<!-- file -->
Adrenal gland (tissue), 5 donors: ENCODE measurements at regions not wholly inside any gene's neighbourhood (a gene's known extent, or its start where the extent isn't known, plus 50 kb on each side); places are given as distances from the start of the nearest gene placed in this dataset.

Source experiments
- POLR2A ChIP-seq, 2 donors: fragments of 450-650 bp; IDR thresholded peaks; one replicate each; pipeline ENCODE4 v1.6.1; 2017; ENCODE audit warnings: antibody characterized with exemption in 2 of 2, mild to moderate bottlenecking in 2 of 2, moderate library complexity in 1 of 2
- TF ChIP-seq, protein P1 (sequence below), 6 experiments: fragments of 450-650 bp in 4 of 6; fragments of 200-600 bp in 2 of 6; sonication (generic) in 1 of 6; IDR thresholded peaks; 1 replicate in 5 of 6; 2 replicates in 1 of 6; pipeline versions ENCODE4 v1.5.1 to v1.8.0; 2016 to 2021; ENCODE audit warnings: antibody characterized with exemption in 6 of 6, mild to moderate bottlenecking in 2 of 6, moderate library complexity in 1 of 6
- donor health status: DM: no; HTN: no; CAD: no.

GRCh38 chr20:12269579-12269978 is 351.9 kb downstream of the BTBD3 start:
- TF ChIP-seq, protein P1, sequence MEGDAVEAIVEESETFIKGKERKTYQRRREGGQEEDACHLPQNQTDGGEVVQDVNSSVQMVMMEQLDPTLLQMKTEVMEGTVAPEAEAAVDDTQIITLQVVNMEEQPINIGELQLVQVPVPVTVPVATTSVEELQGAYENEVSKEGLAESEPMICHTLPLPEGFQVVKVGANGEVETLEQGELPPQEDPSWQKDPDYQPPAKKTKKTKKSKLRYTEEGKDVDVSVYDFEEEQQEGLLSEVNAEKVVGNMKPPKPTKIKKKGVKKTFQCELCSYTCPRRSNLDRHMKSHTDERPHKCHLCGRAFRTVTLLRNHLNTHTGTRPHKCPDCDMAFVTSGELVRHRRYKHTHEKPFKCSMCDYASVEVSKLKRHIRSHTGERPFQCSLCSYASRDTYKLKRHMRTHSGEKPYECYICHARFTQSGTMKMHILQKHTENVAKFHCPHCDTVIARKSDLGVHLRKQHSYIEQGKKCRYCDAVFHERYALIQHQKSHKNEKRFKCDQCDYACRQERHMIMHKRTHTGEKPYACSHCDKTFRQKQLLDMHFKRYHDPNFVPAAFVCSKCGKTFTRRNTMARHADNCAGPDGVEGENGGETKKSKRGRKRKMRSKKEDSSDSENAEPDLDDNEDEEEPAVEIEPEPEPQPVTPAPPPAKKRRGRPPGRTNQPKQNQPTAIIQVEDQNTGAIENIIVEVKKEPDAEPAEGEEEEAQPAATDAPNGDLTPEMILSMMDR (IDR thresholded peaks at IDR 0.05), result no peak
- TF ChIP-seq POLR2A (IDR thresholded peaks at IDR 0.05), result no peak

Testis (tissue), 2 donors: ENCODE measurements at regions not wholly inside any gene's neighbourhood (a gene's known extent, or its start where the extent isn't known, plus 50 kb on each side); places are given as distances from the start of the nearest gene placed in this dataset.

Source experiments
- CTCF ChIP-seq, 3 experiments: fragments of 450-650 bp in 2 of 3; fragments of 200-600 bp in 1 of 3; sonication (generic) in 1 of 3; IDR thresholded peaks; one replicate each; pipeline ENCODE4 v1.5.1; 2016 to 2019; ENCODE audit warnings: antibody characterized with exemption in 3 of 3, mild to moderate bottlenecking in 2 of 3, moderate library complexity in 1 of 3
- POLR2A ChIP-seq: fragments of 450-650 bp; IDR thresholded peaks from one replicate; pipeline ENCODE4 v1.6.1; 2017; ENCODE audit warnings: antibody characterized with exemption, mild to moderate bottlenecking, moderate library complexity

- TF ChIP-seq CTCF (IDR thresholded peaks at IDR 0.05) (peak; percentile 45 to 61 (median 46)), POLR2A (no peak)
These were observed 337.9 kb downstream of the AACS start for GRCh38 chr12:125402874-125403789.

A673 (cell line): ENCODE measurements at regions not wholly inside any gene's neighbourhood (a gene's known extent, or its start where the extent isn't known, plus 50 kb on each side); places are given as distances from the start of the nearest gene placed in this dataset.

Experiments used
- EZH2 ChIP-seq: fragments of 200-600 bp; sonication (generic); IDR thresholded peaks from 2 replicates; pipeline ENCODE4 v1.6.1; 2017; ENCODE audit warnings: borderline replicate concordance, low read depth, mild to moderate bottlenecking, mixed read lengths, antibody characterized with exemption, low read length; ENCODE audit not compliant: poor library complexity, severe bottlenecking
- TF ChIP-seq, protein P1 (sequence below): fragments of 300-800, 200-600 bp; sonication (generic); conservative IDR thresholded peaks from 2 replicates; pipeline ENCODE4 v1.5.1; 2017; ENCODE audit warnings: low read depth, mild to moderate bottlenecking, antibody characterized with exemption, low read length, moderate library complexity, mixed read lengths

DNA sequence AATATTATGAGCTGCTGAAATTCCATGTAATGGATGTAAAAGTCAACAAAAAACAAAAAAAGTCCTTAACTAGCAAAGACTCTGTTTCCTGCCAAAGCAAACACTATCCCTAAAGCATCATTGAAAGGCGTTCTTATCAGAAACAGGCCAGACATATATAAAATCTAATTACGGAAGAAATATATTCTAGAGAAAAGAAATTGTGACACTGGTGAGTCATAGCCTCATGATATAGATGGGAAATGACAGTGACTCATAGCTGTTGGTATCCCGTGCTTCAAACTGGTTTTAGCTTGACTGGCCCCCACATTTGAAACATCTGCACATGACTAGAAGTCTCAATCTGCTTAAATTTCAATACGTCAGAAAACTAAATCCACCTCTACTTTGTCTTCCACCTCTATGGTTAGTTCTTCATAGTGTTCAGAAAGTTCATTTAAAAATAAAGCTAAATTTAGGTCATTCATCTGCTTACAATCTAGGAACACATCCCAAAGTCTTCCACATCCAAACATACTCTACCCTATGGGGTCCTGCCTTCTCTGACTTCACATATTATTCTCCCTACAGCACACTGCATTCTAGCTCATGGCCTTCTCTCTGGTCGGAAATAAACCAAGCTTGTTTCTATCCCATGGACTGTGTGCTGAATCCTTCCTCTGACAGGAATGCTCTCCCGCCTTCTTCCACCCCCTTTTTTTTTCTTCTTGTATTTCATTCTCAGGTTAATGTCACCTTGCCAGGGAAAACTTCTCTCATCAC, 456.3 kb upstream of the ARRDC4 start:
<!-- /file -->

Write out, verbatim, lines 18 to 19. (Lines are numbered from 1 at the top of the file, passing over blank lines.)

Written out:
- TF ChIP-seq, protein P1 (sequence below): fragments of 300-800, 200-600 bp; sonication (generic); conservative IDR thresholded peaks from 2 replicates; pipeline ENCODE4 v1.5.1; 2017; ENCODE audit warnings: low read depth, mild to moderate bottlenecking, antibody characterized with exemption, low read length, moderate library complexity, mixed read lengths

DNA sequence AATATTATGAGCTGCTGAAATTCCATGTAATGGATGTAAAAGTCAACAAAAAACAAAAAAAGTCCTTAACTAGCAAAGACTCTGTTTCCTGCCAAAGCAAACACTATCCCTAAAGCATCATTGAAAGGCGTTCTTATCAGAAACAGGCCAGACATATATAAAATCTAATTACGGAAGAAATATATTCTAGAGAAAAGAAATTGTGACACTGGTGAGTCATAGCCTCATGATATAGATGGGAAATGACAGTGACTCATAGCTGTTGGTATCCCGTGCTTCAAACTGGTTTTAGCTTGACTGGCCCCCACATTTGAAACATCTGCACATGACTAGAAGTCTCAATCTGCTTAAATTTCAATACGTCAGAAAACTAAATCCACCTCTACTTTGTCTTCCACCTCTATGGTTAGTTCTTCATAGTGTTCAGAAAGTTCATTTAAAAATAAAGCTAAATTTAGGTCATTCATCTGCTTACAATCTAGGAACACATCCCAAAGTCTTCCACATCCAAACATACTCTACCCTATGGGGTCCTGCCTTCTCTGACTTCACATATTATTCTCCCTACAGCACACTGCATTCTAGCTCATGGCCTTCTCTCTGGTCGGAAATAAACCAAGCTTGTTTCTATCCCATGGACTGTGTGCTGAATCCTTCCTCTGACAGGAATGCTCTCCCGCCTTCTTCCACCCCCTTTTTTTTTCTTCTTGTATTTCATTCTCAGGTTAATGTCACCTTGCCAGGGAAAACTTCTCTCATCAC, 456.3 kb upstream of the ARRDC4 start: